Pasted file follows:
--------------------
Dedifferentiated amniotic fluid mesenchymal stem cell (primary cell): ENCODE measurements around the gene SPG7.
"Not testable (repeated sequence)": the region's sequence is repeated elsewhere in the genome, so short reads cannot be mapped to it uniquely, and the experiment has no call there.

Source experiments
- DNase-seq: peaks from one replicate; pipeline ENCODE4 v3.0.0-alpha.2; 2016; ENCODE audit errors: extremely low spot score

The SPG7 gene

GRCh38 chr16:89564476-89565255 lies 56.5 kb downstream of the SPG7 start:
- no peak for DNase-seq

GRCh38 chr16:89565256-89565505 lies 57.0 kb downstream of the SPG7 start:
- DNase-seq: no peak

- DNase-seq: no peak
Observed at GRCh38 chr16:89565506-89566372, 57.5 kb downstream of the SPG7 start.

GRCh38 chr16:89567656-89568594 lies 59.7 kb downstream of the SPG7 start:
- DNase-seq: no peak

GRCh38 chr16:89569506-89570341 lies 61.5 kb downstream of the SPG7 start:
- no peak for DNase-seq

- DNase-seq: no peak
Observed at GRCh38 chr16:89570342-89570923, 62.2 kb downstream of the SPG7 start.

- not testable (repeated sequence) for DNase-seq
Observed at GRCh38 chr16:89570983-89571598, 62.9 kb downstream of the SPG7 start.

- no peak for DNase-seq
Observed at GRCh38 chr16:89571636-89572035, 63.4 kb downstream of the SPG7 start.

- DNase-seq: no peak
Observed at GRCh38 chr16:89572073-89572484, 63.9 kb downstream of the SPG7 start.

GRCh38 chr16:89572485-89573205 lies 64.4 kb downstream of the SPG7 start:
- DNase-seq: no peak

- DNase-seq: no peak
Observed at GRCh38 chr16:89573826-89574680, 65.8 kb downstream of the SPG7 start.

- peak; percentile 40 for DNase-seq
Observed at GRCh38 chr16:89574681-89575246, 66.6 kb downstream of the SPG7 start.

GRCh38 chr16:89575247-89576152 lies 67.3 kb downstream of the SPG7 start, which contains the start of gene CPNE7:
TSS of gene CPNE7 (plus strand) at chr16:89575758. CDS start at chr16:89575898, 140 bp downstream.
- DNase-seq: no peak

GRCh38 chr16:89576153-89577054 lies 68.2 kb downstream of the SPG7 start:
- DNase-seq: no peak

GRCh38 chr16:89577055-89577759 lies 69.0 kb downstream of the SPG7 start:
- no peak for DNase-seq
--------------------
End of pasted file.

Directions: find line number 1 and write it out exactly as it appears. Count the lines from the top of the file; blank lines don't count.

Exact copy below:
Dedifferentiated amniotic fluid mesenchymal stem cell (primary cell): ENCODE measurements around the gene SPG7.